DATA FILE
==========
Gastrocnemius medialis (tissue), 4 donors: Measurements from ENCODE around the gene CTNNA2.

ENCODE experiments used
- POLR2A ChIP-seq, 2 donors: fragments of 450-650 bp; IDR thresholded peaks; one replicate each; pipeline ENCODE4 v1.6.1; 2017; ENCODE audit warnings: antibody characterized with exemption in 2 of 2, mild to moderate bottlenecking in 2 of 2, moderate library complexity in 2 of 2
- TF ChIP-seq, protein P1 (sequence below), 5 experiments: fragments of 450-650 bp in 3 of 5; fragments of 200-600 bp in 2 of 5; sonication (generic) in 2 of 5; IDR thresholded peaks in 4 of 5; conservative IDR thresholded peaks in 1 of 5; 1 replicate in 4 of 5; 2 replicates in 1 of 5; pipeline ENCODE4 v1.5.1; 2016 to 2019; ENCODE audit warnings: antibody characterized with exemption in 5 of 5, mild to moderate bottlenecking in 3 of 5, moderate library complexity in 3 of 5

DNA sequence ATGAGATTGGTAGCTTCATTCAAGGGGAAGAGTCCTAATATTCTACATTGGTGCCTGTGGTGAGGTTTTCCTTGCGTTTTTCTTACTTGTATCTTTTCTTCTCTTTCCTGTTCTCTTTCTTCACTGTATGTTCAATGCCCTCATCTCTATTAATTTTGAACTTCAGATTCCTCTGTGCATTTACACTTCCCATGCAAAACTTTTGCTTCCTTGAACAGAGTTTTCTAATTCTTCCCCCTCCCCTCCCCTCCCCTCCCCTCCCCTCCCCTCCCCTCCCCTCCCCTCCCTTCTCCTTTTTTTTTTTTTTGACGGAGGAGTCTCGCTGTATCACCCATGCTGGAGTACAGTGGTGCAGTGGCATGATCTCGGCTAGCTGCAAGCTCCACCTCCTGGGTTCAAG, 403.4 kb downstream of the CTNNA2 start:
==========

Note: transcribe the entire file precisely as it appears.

Gastrocnemius medialis (tissue), 4 donors: Measurements from ENCODE around the gene CTNNA2.

ENCODE experiments used
- POLR2A ChIP-seq, 2 donors: fragments of 450-650 bp; IDR thresholded peaks; one replicate each; pipeline ENCODE4 v1.6.1; 2017; ENCODE audit warnings: antibody characterized with exemption in 2 of 2, mild to moderate bottlenecking in 2 of 2, moderate library complexity in 2 of 2
- TF ChIP-seq, protein P1 (sequence below), 5 experiments: fragments of 450-650 bp in 3 of 5; fragments of 200-600 bp in 2 of 5; sonication (generic) in 2 of 5; IDR thresholded peaks in 4 of 5; conservative IDR thresholded peaks in 1 of 5; 1 replicate in 4 of 5; 2 replicates in 1 of 5; pipeline ENCODE4 v1.5.1; 2016 to 2019; ENCODE audit warnings: antibody characterized with exemption in 5 of 5, mild to moderate bottlenecking in 3 of 5, moderate library complexity in 3 of 5

DNA sequence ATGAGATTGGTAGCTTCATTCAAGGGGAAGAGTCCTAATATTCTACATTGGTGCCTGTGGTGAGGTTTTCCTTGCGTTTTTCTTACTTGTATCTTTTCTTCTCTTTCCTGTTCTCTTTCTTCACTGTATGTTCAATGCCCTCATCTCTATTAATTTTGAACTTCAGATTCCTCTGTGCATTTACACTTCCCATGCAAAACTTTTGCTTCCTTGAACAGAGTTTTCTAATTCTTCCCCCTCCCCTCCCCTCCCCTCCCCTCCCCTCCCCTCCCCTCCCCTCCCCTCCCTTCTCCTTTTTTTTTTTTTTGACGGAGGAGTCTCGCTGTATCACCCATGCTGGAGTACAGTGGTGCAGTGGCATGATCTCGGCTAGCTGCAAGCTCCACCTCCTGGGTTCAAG, 403.4 kb downstream of the CTNNA2 start: